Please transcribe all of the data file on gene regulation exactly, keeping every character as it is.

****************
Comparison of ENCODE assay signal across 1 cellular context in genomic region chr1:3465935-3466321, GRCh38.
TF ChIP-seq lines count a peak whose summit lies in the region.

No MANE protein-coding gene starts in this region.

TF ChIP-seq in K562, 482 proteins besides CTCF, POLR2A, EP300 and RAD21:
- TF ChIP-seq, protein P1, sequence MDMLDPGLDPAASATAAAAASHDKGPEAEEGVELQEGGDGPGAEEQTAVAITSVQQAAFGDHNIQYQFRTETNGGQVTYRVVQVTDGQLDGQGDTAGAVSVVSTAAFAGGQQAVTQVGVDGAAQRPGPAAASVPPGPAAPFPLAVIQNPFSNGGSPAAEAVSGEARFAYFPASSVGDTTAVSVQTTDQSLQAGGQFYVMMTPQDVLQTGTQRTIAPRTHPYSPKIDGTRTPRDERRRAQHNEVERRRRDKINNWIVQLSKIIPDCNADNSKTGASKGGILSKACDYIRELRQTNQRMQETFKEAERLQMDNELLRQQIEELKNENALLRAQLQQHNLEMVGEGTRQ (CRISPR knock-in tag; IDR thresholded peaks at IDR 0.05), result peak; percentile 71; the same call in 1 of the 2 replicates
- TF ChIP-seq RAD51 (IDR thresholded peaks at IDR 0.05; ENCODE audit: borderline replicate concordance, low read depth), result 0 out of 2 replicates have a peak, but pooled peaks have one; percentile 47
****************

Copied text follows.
Comparison of ENCODE assay signal across 1 cellular context in genomic region chr1:3465935-3466321, GRCh38.
TF ChIP-seq lines count a peak whose summit lies in the region.

No MANE protein-coding gene starts in this region.

TF ChIP-seq in K562, 482 proteins besides CTCF, POLR2A, EP300 and RAD21:
- TF ChIP-seq, protein P1, sequence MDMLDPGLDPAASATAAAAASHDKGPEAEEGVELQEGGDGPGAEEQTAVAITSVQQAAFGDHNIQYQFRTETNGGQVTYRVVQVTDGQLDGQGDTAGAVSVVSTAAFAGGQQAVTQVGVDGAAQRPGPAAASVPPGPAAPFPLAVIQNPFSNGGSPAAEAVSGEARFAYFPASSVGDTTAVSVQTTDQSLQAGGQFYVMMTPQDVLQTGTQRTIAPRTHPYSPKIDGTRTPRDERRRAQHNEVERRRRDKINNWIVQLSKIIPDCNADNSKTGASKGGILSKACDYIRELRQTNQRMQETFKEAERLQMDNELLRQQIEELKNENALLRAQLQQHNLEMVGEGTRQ (CRISPR knock-in tag; IDR thresholded peaks at IDR 0.05), result peak; percentile 71; the same call in 1 of the 2 replicates
- TF ChIP-seq RAD51 (IDR thresholded peaks at IDR 0.05; ENCODE audit: borderline replicate concordance, low read depth), result 0 out of 2 replicates have a peak, but pooled peaks have one; percentile 47